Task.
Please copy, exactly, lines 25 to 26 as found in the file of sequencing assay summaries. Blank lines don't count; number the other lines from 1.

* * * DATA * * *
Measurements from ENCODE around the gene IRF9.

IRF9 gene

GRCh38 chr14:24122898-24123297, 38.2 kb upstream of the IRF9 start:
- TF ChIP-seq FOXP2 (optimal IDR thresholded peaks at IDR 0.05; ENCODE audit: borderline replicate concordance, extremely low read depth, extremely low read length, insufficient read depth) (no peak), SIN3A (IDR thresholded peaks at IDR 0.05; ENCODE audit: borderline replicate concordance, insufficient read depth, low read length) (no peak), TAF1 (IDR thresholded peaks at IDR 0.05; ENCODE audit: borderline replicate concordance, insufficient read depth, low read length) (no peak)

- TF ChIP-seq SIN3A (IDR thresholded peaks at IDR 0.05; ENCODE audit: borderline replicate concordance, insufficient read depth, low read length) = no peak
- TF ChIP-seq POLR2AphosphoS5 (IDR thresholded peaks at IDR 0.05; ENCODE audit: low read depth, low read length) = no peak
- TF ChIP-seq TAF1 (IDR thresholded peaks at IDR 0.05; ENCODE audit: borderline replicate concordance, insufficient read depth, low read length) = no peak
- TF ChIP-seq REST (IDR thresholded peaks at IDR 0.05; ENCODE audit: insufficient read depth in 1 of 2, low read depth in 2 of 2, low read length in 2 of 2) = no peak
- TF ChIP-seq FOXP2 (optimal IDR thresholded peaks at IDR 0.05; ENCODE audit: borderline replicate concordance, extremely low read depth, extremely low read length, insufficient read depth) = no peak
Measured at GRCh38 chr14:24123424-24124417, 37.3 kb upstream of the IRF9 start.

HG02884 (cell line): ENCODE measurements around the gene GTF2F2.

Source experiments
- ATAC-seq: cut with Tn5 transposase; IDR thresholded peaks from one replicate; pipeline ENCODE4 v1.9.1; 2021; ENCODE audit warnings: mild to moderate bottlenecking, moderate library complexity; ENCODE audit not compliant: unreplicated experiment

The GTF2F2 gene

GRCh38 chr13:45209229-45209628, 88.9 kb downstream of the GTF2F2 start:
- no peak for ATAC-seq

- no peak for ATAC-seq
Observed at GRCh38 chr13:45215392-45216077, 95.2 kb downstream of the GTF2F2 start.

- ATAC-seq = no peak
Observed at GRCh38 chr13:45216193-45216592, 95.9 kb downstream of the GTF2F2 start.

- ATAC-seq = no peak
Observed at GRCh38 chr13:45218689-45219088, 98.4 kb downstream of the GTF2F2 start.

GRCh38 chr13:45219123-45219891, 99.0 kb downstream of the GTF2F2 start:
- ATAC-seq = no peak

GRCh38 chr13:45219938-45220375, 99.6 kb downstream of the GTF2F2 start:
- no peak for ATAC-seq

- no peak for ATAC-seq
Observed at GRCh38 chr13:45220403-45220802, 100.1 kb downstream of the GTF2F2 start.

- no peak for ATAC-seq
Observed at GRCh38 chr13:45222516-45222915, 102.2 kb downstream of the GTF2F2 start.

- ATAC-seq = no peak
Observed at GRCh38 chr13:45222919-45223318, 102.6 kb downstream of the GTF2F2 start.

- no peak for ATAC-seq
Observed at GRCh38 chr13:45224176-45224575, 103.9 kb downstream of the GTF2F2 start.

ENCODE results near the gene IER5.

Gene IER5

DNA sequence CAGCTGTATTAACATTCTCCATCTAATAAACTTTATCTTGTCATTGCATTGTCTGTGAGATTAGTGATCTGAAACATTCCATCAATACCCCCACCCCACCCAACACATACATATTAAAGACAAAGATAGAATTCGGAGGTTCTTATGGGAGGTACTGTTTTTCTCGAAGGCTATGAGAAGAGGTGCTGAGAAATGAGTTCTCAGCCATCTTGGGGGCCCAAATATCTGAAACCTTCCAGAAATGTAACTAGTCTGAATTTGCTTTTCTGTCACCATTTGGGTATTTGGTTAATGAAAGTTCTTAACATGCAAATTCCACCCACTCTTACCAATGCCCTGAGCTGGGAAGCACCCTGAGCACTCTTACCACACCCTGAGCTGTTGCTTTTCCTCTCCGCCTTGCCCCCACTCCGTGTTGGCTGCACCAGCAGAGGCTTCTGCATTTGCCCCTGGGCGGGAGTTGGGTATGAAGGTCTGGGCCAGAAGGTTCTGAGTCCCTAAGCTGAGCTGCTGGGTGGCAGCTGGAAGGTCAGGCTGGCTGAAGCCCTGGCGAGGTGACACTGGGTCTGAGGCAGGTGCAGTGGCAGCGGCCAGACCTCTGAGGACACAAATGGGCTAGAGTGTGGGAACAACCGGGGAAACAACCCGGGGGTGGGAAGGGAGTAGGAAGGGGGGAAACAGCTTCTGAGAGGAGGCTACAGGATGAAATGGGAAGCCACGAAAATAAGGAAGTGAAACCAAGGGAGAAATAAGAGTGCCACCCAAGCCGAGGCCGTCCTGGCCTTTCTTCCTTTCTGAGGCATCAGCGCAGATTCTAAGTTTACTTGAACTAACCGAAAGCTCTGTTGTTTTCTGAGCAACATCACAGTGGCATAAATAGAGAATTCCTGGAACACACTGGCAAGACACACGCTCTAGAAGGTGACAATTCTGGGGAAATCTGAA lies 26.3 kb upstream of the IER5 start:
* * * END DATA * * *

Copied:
GRCh38 chr13:45219938-45220375, 99.6 kb downstream of the GTF2F2 start:
- no peak for ATAC-seq